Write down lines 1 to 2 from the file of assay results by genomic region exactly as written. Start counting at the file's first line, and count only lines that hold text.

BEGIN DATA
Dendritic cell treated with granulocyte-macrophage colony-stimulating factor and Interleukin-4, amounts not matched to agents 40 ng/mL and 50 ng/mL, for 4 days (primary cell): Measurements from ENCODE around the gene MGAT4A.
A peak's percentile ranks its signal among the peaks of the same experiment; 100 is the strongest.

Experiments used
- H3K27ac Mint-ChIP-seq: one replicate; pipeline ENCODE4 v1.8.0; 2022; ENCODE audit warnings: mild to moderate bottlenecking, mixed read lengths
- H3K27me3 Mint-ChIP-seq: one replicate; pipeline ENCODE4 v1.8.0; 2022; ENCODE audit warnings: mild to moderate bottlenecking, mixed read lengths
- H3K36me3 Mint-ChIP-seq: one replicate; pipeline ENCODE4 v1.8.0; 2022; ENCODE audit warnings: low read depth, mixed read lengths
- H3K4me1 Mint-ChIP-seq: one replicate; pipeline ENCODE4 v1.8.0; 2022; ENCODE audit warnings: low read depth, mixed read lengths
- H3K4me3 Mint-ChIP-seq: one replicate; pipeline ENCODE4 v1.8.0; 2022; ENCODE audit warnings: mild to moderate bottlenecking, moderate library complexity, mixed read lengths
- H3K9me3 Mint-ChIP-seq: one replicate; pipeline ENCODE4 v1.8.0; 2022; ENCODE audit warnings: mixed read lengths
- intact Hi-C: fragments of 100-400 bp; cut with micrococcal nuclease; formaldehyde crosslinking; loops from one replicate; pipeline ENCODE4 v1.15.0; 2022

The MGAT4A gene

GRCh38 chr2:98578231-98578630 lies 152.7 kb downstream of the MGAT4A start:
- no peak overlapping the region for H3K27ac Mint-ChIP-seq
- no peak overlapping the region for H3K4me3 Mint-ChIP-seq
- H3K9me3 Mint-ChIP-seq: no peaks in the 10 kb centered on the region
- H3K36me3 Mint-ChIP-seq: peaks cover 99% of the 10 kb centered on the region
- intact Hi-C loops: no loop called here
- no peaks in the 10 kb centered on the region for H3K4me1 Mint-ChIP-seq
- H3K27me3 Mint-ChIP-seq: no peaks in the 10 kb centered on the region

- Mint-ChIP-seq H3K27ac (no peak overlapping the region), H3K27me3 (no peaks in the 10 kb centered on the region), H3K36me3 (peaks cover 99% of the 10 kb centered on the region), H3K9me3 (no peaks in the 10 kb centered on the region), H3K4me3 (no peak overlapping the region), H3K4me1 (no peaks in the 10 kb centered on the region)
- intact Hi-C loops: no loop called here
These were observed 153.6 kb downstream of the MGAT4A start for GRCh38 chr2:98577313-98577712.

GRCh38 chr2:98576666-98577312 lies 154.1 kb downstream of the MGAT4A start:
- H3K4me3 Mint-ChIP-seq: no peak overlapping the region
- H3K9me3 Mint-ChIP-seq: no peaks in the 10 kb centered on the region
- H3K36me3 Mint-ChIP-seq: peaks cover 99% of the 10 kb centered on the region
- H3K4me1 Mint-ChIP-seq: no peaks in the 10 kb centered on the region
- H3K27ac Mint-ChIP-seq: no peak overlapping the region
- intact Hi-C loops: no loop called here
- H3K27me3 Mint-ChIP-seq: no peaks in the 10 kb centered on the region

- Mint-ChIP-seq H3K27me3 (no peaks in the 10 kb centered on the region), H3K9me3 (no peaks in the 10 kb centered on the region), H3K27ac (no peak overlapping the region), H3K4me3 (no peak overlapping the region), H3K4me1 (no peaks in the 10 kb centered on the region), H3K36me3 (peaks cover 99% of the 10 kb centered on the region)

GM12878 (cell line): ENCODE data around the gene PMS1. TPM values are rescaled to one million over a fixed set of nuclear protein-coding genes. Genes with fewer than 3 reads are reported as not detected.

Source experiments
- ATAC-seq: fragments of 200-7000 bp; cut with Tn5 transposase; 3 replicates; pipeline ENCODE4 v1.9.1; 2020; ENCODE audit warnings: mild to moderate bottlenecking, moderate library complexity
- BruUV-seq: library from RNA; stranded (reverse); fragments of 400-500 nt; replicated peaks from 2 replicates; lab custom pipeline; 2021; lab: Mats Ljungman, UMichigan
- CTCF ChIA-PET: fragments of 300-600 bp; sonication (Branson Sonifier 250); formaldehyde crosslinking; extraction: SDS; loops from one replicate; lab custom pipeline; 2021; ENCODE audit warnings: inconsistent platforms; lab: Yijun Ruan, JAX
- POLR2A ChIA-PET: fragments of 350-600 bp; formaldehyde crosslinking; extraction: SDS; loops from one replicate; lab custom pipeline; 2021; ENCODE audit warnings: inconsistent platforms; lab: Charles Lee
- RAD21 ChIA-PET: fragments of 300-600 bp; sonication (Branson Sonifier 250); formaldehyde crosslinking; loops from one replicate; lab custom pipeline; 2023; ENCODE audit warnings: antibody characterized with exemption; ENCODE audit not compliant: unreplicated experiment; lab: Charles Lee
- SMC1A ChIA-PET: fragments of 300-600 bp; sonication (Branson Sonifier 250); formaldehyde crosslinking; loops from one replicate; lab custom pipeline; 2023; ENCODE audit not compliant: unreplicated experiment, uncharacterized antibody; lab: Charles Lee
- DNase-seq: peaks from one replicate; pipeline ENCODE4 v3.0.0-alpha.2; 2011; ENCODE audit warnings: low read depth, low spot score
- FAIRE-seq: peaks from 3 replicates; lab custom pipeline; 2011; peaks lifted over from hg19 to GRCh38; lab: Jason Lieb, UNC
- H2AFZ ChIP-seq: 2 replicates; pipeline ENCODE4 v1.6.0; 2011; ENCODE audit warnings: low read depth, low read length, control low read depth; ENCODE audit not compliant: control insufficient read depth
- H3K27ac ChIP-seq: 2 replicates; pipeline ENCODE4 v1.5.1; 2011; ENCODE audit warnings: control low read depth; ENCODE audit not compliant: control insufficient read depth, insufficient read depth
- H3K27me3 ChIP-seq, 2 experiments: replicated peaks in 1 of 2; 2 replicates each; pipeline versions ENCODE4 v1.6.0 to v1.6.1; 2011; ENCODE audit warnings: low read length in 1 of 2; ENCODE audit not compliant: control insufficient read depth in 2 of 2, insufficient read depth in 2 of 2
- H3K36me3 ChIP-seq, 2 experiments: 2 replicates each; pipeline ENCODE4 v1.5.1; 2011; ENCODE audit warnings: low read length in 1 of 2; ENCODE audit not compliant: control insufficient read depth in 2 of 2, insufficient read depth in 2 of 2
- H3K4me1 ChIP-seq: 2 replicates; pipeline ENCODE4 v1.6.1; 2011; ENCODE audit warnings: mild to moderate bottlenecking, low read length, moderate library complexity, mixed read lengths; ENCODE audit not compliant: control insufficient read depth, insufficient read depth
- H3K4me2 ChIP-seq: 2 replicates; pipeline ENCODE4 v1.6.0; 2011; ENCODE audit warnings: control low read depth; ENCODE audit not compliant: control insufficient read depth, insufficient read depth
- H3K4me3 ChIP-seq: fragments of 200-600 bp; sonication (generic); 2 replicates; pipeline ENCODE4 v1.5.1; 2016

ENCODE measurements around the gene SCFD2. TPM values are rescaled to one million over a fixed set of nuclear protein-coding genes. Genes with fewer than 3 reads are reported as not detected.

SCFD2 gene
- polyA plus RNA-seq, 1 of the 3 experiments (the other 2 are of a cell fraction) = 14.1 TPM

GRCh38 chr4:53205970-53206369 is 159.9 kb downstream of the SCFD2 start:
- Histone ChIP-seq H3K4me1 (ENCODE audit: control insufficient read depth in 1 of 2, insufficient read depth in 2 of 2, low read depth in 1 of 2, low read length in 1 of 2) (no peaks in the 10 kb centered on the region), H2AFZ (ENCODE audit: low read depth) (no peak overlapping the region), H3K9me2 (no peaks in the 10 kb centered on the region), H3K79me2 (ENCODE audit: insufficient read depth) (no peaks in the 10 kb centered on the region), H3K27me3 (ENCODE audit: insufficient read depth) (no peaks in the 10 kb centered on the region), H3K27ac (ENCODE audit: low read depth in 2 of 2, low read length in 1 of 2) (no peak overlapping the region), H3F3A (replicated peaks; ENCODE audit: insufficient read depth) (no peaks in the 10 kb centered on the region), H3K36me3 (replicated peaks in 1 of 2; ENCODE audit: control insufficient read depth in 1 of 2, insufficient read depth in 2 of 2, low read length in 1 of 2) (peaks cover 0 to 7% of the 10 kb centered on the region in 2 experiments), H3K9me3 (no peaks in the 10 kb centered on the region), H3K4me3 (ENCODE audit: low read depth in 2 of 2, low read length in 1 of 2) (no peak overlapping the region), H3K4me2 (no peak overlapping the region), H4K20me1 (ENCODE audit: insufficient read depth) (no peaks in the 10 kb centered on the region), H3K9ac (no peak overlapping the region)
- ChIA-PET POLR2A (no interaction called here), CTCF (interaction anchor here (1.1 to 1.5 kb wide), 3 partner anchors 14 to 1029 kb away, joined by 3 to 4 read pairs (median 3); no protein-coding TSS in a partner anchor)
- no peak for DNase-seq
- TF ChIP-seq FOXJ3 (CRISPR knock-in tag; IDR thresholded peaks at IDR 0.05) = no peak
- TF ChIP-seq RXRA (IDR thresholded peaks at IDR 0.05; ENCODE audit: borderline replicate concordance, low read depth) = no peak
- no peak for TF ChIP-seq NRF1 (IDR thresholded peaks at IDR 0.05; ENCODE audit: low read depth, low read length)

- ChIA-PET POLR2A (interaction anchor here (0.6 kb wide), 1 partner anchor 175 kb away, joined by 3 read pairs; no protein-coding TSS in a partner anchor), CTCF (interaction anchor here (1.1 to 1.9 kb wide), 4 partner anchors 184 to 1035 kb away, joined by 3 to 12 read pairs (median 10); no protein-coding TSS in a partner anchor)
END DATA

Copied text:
Dendritic cell treated with granulocyte-macrophage colony-stimulating factor and Interleukin-4, amounts not matched to agents 40 ng/mL and 50 ng/mL, for 4 days (primary cell): Measurements from ENCODE around the gene MGAT4A.
A peak's percentile ranks its signal among the peaks of the same experiment; 100 is the strongest.